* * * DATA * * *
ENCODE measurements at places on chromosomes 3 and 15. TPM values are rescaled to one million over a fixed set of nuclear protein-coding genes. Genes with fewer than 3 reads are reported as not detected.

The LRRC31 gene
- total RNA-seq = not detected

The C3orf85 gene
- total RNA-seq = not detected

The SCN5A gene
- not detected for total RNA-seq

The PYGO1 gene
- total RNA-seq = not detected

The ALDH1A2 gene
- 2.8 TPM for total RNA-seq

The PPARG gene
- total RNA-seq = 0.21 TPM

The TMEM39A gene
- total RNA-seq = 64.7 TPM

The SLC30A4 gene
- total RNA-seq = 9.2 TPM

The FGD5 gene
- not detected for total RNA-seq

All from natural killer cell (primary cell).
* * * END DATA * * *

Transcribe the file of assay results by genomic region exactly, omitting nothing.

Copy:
ENCODE measurements at places on chromosomes 3 and 15. TPM values are rescaled to one million over a fixed set of nuclear protein-coding genes. Genes with fewer than 3 reads are reported as not detected.

The LRRC31 gene
- total RNA-seq = not detected

The C3orf85 gene
- total RNA-seq = not detected

The SCN5A gene
- not detected for total RNA-seq

The PYGO1 gene
- total RNA-seq = not detected

The ALDH1A2 gene
- 2.8 TPM for total RNA-seq

The PPARG gene
- total RNA-seq = 0.21 TPM

The TMEM39A gene
- total RNA-seq = 64.7 TPM

The SLC30A4 gene
- total RNA-seq = 9.2 TPM

The FGD5 gene
- not detected for total RNA-seq

All from natural killer cell (primary cell).